A Doctor's Excuse Is Not Always An Excuse

Posted by Nick Norris | Dec 27, 2021 | 2 Comments

At least once a month our office receives a call from a potential client that claims he or she has been wrongfully terminated while under the care of their doctor.  However, what many people do not realize is that a doctor's excuse is not what gives them protected leave from work.  It is laws like the Family Medical Leave Act ("FMLA") or the American's with Disabilities Act ("ADA") that provide such protection.  Part of the problem is employer policies that the employer does not have to abide by, and another part is that somehow many employees believe doctor's excuses are like immunity cards that requires the employer to keep them employed no matter how long they are under doctor's care.

First, nearly every employer gives their employees access to an employee handbook that contains policies for issues, such as, sick leave and vacation leave.  However, in every handbook there is some language that says these policies are not a contract, but are rather just a guide for the employee.  What this means is that employers only have to follow their own rules when they want to do so.  For example, if an employee has earned seven (7) sick days, this does not mean the employer is required to allow an employee to take even one (1) sick day no matter how valid the doctor's excuse is that is presented to the employer.  So an employer can terminate an employee who has to go to a doctor for an injury on the job even if they have enough sick days to cover the leave.

Second, we are not sure who started the myth or how it has spread so widely among employees across the State, but employers are not required to keep a person employed while an employee is under a doctor's care.  This is a harsh reality many that have been fed this lie just cannot come to recognize.  In fact, our office had a take a case to trial for a client in the past few years purely on the client's refusal to believe our advice about this issue.  The client lost her case at trial when there was significant money offered to settle the case, and the client took this action as the client believed a jury would disregard the law and confirm her same mistaken belief.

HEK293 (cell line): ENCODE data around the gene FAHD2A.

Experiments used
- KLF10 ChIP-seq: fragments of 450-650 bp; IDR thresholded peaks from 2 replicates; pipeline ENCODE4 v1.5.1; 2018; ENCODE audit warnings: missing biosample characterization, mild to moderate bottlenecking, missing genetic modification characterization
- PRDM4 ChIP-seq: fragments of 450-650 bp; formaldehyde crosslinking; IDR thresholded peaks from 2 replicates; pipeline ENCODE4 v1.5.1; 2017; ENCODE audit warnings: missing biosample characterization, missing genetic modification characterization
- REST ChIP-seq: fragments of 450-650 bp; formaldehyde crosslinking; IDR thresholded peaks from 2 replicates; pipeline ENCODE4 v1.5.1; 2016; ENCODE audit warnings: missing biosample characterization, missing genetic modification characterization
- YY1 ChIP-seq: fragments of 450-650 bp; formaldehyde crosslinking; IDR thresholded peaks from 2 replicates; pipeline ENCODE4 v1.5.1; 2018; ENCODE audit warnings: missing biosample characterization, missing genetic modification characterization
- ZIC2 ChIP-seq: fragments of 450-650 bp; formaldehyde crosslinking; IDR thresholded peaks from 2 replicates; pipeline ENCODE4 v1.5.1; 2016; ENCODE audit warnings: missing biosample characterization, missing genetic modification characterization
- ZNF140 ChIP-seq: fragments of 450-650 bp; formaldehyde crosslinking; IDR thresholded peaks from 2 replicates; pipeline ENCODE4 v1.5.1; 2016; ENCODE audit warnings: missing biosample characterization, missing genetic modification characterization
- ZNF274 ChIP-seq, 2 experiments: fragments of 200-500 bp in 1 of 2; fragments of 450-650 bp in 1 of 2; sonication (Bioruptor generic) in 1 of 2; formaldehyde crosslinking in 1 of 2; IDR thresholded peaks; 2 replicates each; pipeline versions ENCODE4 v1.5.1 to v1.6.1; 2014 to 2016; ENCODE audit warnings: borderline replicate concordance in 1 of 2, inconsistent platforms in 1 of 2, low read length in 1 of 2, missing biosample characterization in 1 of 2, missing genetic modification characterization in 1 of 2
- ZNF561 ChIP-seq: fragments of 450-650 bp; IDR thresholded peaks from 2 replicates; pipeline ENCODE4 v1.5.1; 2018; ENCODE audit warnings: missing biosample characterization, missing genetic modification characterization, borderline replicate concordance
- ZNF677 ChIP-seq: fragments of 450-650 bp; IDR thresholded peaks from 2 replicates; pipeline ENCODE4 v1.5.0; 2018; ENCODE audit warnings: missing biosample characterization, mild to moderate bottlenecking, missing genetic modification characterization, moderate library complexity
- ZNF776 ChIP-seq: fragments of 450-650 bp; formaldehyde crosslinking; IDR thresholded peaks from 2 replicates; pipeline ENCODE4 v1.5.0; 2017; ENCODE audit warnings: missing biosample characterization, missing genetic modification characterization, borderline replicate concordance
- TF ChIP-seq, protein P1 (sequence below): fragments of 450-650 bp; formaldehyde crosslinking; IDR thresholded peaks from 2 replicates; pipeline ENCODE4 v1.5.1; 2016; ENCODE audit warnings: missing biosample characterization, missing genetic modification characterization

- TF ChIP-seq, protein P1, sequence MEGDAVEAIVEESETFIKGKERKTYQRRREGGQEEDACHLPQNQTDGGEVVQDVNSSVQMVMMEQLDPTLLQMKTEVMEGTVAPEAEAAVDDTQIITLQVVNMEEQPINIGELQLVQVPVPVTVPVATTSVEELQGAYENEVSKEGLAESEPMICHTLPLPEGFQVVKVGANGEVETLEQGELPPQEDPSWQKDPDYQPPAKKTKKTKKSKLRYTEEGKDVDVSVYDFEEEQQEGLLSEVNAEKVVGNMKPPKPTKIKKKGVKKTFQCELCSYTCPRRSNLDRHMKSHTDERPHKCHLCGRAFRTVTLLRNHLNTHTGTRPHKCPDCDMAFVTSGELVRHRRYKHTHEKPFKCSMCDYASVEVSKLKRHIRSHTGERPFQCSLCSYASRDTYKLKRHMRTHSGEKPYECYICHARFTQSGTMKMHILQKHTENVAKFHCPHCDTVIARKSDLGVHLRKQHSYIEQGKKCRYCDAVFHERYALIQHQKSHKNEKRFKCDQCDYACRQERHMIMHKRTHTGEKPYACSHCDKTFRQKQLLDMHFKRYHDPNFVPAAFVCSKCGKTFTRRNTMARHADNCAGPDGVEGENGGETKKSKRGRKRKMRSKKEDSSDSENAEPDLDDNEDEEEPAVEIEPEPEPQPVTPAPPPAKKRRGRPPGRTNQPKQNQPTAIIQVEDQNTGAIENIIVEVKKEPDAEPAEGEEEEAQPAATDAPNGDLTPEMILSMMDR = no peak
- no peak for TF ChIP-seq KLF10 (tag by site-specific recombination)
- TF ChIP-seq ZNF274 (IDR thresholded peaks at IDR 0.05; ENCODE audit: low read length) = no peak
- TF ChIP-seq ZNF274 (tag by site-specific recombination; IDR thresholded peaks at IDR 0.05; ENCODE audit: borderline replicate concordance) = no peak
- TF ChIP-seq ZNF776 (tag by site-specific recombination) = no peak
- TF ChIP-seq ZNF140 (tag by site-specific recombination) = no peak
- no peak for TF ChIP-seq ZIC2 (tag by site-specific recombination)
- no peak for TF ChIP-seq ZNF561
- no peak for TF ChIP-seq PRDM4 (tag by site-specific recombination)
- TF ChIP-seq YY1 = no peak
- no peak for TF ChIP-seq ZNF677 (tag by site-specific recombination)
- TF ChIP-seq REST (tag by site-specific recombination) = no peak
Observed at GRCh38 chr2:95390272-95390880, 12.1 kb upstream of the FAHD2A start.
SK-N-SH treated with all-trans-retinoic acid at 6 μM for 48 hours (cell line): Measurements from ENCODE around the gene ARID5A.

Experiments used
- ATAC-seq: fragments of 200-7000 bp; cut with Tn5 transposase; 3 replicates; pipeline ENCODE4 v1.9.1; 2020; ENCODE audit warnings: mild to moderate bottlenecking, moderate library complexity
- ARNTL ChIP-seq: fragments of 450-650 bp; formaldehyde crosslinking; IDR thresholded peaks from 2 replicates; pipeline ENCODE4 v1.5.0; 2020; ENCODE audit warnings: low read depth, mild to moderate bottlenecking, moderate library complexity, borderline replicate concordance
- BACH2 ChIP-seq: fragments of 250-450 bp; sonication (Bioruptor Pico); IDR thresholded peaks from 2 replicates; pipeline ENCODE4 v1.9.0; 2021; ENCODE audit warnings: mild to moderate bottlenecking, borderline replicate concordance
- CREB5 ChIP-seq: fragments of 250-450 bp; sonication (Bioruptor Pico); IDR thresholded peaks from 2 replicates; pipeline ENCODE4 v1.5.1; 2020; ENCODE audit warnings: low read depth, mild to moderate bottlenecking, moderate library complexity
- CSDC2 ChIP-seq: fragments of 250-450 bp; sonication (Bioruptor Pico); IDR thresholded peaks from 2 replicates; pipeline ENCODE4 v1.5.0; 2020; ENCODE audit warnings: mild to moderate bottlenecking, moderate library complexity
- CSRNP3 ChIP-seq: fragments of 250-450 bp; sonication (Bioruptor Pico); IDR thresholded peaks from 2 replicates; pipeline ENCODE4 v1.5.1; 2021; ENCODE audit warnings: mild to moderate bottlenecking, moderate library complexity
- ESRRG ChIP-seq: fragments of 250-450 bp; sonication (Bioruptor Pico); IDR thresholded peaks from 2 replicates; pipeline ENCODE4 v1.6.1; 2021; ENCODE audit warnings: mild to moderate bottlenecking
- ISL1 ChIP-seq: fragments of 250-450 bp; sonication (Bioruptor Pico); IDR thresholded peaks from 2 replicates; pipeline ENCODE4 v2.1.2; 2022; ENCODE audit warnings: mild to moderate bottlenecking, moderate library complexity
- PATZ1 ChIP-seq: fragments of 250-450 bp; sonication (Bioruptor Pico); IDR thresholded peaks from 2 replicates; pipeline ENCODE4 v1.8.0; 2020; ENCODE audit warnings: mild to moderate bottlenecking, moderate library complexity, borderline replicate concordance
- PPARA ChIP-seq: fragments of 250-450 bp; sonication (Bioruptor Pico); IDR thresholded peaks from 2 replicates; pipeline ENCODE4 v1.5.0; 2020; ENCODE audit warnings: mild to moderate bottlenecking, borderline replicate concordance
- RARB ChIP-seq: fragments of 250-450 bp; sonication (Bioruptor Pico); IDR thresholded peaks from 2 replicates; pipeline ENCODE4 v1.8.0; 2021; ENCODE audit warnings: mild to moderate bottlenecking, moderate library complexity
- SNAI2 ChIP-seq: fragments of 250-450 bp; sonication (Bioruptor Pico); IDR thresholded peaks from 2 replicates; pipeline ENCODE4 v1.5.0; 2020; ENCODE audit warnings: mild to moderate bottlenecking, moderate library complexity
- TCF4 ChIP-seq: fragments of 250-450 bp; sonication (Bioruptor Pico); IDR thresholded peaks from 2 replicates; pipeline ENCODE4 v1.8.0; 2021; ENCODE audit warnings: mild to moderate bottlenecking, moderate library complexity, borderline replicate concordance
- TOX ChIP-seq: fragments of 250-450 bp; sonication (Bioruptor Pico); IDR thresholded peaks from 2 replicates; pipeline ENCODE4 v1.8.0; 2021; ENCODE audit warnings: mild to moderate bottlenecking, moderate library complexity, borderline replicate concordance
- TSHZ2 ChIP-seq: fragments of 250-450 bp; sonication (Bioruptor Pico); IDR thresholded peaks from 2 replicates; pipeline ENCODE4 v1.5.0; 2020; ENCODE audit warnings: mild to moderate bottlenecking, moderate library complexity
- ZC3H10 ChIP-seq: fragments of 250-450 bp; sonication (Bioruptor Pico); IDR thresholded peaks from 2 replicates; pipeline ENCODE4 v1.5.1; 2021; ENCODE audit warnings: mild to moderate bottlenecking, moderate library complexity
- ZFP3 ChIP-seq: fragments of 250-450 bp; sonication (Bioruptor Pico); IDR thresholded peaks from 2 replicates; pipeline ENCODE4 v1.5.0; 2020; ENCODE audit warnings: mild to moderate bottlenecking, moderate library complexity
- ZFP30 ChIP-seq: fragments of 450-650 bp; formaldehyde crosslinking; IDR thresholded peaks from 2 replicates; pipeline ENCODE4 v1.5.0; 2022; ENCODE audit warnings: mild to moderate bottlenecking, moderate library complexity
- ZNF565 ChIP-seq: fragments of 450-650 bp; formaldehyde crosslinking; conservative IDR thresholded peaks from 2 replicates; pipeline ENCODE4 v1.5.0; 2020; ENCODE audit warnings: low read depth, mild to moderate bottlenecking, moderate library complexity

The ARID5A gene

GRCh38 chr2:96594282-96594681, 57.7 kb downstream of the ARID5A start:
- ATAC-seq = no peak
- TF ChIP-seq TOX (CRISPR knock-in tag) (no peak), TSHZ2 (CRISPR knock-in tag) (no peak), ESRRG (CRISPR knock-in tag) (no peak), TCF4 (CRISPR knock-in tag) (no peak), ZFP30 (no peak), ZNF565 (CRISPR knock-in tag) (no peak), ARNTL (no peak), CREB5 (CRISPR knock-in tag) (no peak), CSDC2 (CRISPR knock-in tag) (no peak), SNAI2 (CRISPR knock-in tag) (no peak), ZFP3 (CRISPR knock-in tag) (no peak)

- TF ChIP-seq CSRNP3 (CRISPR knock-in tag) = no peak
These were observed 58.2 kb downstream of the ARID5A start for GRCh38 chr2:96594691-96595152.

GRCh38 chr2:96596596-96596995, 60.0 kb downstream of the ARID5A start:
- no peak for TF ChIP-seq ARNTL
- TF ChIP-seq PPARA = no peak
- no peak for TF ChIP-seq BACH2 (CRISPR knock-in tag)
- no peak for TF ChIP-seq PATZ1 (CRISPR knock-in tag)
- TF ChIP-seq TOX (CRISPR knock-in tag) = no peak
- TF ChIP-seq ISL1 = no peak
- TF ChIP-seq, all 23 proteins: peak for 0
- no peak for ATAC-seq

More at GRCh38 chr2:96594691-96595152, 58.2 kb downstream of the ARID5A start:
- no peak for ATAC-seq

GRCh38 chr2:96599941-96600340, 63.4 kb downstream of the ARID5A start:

Finally, what is actually protected is leave under the FMLA and the ADA.  Under the FMLA an employee can take up to twelve (12) weeks of leave for a serious medical issue if they meet all the qualifications for the FMLA.  Additionally, an employee could be entitled to some leave to take care of a disability under the ADA.  It is a gray area as to how much leave could be covered as this issue is still being litigated across the country.  One (1) week up to a month is a safe bet depending on the circumstances of the employer, but more than that is unlikely to be allowed in Mississippi.  So if you do have to take any extended sick leave, we would advise you look into whether you might be covered by one of these laws prior to taking such leave if possible to protect your employment.

About the Author

Nick Norris



Donnie HumfressReply

Posted Aug 02, 2023 at 20:07:11

My nephew broke a tooth and after going to the dentist he was told he had a few other issues with other teeth that needed to be fixed that required dental surgery and anesthesia, anxiety medication (because of his phobia of dentists), as well as being given opioids for pain. My nephew called his employer (he’s employed as a security guard at a port) and told them about needing to off on two different days for the procedure. He would not be able to drive because of the anesthesia and other medications because of the intoxicating effects. It would be dangerous as well as illegal to drive under the influence of those medications. His supervisor that he notified forgot to tell the plant manager where his security company is contracted and now he faces possible termination. How can this be legal even in a Right to Work state? Also, out of curiosity, had they insisted he show up to work following the procedure and he got into an accident, could, and shouldn’t the employer who can legally fire him for not coming to work intoxicated on medication, be held liable for any accident resulting in injury or property damage, as well as any legal fees/fines incurred for doing so? It doesn’t seem right that some attorney or the ACLU haven’t done something about it by challenging it in court. Thanks for your time. I look forward to your response…

Nick Norris Reply

Posted Aug 03, 2023 at 08:27:53

If the employer knew it would be unsafe for him to drive and instructed him to drive to work anyway the employer could be liable for any damages from an accident. However, that is not what occurs in most occasions. The employer just terminates the employee for not being at work. Being unable to work because of a medical condition is not always an excuse from work.

Leave a Comment

Watson & Norris, PLLC Is Here for You

At Watson & Norris, PLLC, we focus on Employment Law issues and we are here to listen to you and help you navigate the legal system.

Contact Us Today

Watson & Norris, PLLC is committed to answering your questions about Employment Law issues all over Mississippi.

We'll gladly discuss your case with you at your convenience. Contact us today to schedule an appointment.

Watson & Norris, PLLC
Mon: 09:00am - 05:00pm
Tue: 09:00am - 05:00pm
Wed: 09:00am - 05:00pm
Thu: 09:00am - 05:00pm
Fri: 09:00am - 05:00pm